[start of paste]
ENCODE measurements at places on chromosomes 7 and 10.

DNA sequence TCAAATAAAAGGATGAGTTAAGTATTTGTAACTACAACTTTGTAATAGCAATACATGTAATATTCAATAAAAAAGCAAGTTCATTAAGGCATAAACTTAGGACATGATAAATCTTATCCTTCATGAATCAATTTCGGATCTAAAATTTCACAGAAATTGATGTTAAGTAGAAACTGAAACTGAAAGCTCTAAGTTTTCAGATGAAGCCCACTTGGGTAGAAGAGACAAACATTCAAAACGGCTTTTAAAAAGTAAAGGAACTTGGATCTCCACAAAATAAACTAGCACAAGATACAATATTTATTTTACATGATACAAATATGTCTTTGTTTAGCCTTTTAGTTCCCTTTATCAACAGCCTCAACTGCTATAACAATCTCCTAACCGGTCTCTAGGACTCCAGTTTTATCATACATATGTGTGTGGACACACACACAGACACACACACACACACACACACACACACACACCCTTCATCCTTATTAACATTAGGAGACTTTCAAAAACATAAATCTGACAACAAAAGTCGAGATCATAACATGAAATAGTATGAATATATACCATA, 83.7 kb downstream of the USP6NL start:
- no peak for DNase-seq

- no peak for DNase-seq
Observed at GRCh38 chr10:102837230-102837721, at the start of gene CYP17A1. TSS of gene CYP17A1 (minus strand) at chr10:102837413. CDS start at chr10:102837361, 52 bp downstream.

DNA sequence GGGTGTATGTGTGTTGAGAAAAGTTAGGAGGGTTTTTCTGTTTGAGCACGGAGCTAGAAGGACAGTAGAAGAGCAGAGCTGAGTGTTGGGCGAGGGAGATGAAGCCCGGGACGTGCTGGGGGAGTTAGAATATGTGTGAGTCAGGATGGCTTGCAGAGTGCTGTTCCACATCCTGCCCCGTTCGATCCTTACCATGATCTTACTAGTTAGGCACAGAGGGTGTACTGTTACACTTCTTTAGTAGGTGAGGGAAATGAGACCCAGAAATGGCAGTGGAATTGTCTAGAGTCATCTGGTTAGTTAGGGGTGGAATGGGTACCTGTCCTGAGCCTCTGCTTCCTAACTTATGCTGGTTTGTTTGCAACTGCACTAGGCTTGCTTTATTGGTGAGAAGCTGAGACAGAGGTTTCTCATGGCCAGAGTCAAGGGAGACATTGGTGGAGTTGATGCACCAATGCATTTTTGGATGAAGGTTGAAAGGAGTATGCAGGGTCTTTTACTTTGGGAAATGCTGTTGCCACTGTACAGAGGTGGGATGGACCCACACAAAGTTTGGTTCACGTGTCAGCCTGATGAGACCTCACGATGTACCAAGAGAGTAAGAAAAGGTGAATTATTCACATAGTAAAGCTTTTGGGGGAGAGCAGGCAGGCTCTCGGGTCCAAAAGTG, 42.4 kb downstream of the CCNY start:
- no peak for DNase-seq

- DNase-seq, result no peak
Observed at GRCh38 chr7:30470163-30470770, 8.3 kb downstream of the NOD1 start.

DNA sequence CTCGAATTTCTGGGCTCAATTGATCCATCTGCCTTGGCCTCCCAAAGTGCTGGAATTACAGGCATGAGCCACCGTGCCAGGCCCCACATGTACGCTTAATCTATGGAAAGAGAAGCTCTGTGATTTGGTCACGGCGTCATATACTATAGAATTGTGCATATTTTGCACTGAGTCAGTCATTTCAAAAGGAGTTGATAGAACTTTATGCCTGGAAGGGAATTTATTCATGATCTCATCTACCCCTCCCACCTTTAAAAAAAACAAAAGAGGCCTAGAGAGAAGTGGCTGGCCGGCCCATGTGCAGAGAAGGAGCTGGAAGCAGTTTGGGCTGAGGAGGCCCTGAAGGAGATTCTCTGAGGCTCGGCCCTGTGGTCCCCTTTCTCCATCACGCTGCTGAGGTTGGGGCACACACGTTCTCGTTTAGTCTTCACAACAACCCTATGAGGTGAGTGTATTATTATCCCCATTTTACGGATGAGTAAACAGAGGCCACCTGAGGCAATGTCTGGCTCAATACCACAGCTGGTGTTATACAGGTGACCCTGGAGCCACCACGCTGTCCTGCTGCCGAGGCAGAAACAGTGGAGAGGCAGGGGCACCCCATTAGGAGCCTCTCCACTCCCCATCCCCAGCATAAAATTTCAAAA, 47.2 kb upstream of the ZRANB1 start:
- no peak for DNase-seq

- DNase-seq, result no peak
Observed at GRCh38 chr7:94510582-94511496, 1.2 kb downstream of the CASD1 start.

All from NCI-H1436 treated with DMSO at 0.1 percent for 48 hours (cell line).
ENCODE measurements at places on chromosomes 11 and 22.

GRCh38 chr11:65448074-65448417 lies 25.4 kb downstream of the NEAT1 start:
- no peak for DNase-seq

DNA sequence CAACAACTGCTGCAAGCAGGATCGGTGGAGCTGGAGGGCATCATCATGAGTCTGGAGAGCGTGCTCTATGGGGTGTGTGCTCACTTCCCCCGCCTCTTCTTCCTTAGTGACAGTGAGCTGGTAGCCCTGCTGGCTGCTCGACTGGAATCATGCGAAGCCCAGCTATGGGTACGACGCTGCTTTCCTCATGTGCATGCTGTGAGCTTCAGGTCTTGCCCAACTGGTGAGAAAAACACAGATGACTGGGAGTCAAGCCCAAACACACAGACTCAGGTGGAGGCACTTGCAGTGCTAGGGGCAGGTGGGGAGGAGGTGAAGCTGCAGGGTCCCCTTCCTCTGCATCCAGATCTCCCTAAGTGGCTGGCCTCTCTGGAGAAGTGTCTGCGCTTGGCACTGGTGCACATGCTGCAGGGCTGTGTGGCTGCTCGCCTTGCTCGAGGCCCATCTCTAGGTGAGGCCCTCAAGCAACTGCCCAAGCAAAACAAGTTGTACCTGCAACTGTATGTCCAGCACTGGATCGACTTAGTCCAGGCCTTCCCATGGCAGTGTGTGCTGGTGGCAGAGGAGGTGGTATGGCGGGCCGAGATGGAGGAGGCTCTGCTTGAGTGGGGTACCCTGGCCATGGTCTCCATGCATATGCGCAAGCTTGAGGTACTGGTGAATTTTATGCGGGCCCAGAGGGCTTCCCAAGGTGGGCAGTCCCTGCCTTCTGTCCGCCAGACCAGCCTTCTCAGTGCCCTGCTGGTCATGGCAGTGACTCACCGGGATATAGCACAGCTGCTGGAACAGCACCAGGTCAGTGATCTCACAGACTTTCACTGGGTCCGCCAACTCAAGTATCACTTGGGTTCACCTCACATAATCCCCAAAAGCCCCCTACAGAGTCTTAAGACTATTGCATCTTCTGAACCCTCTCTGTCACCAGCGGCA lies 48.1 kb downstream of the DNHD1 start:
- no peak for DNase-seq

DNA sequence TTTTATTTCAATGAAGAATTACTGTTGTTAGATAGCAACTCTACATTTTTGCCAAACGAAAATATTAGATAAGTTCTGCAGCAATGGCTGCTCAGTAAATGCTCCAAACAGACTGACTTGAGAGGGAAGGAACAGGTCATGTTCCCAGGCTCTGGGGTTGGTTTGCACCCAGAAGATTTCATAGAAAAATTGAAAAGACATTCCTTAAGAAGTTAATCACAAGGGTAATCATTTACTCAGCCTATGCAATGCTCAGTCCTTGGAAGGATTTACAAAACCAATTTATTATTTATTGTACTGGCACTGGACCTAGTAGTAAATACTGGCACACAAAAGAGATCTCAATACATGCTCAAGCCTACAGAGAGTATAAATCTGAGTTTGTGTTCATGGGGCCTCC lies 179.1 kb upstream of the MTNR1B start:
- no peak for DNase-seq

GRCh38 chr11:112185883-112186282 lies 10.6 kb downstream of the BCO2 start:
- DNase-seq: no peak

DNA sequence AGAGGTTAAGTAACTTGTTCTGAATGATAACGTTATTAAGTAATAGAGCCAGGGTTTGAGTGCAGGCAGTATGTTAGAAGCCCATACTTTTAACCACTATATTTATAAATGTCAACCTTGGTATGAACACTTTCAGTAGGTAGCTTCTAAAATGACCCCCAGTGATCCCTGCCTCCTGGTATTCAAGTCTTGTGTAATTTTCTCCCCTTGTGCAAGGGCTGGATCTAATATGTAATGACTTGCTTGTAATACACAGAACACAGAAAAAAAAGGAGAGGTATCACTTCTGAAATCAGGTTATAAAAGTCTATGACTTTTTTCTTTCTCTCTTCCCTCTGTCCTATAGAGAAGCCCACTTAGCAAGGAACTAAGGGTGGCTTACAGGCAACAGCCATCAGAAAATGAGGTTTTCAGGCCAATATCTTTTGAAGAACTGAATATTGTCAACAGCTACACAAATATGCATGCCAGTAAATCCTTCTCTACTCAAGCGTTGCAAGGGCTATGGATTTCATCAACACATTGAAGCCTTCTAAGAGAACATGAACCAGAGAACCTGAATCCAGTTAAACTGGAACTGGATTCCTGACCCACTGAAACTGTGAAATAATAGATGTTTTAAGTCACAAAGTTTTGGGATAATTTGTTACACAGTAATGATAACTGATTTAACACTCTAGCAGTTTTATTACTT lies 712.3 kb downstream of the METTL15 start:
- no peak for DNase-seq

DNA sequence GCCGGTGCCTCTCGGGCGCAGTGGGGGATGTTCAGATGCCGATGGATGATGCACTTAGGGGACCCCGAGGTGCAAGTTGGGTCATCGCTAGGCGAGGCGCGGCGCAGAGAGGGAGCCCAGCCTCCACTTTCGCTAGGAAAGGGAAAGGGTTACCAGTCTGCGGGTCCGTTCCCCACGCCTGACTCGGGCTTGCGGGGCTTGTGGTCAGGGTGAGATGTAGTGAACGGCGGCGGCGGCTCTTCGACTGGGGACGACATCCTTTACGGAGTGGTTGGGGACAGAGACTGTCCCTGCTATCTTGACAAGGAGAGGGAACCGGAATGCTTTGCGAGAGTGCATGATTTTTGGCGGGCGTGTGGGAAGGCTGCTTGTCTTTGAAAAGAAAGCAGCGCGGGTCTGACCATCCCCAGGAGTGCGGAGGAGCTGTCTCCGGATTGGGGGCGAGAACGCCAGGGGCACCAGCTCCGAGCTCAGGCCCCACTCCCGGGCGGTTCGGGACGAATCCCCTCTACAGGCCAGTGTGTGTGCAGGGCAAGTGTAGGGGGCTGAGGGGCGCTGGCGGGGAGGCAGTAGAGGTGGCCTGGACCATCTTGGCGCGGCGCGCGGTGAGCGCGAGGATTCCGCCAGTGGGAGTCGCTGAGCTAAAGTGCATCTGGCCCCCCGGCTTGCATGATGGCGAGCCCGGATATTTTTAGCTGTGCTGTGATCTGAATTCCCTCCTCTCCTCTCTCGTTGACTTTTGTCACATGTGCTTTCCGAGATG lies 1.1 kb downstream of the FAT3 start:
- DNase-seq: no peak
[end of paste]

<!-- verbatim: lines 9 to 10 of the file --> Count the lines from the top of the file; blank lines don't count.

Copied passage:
Observed at GRCh38 chr7:30470163-30470770, 8.3 kb downstream of the NOD1 start.

DNA sequence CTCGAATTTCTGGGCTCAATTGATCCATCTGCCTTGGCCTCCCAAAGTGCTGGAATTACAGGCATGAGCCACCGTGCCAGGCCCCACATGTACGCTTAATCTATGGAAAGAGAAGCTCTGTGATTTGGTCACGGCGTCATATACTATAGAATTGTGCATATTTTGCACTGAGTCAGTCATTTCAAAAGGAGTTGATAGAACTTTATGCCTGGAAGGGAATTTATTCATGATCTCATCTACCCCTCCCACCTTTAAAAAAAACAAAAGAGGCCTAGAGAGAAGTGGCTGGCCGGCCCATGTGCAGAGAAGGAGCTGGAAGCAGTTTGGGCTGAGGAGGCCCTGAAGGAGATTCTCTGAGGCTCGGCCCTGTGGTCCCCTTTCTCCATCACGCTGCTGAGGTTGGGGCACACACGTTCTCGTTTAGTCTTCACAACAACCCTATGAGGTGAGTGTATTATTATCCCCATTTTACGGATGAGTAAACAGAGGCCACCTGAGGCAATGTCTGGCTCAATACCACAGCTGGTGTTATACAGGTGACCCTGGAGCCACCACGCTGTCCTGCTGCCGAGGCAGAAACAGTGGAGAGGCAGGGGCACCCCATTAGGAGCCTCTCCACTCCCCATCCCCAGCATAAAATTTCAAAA, 47.2 kb upstream of the ZRANB1 start: